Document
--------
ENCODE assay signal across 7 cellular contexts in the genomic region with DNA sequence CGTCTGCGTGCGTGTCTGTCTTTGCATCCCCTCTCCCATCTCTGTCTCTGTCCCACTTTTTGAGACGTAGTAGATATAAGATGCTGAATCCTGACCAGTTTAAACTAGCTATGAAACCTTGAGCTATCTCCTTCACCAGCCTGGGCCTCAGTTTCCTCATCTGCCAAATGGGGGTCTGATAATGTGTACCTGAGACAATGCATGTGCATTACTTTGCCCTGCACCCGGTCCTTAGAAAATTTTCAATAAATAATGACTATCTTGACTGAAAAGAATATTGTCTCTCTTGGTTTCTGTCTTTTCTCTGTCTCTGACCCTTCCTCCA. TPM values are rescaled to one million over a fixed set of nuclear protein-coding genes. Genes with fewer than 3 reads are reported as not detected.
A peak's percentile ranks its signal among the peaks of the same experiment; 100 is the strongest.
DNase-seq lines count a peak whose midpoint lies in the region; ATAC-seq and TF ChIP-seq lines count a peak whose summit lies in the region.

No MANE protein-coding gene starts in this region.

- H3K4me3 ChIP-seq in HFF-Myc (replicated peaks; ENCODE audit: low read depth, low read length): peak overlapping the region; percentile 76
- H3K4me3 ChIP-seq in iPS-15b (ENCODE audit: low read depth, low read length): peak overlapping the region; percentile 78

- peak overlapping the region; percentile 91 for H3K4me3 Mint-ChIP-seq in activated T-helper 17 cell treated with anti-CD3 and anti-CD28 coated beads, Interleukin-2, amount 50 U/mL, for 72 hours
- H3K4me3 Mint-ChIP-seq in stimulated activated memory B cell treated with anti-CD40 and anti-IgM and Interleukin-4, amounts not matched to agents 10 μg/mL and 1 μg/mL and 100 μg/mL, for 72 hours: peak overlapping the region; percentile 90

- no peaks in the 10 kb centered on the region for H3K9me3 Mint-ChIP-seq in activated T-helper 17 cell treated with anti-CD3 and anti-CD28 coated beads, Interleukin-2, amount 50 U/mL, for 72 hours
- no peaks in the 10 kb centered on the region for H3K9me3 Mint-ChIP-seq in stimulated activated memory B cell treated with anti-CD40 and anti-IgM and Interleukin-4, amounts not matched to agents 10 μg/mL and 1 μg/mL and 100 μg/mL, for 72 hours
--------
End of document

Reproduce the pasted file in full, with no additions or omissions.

ENCODE assay signal across 7 cellular contexts in the genomic region with DNA sequence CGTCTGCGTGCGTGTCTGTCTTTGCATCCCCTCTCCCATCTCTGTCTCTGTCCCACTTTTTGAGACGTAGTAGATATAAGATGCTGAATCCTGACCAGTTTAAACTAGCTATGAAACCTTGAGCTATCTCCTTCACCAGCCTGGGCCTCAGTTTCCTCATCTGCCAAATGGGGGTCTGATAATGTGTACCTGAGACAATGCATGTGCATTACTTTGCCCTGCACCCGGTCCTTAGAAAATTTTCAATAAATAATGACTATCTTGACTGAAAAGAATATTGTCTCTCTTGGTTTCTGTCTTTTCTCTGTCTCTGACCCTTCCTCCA. TPM values are rescaled to one million over a fixed set of nuclear protein-coding genes. Genes with fewer than 3 reads are reported as not detected.
A peak's percentile ranks its signal among the peaks of the same experiment; 100 is the strongest.
DNase-seq lines count a peak whose midpoint lies in the region; ATAC-seq and TF ChIP-seq lines count a peak whose summit lies in the region.

No MANE protein-coding gene starts in this region.

- H3K4me3 ChIP-seq in HFF-Myc (replicated peaks; ENCODE audit: low read depth, low read length): peak overlapping the region; percentile 76
- H3K4me3 ChIP-seq in iPS-15b (ENCODE audit: low read depth, low read length): peak overlapping the region; percentile 78

- peak overlapping the region; percentile 91 for H3K4me3 Mint-ChIP-seq in activated T-helper 17 cell treated with anti-CD3 and anti-CD28 coated beads, Interleukin-2, amount 50 U/mL, for 72 hours
- H3K4me3 Mint-ChIP-seq in stimulated activated memory B cell treated with anti-CD40 and anti-IgM and Interleukin-4, amounts not matched to agents 10 μg/mL and 1 μg/mL and 100 μg/mL, for 72 hours: peak overlapping the region; percentile 90

- no peaks in the 10 kb centered on the region for H3K9me3 Mint-ChIP-seq in activated T-helper 17 cell treated with anti-CD3 and anti-CD28 coated beads, Interleukin-2, amount 50 U/mL, for 72 hours
- no peaks in the 10 kb centered on the region for H3K9me3 Mint-ChIP-seq in stimulated activated memory B cell treated with anti-CD40 and anti-IgM and Interleukin-4, amounts not matched to agents 10 μg/mL and 1 μg/mL and 100 μg/mL, for 72 hours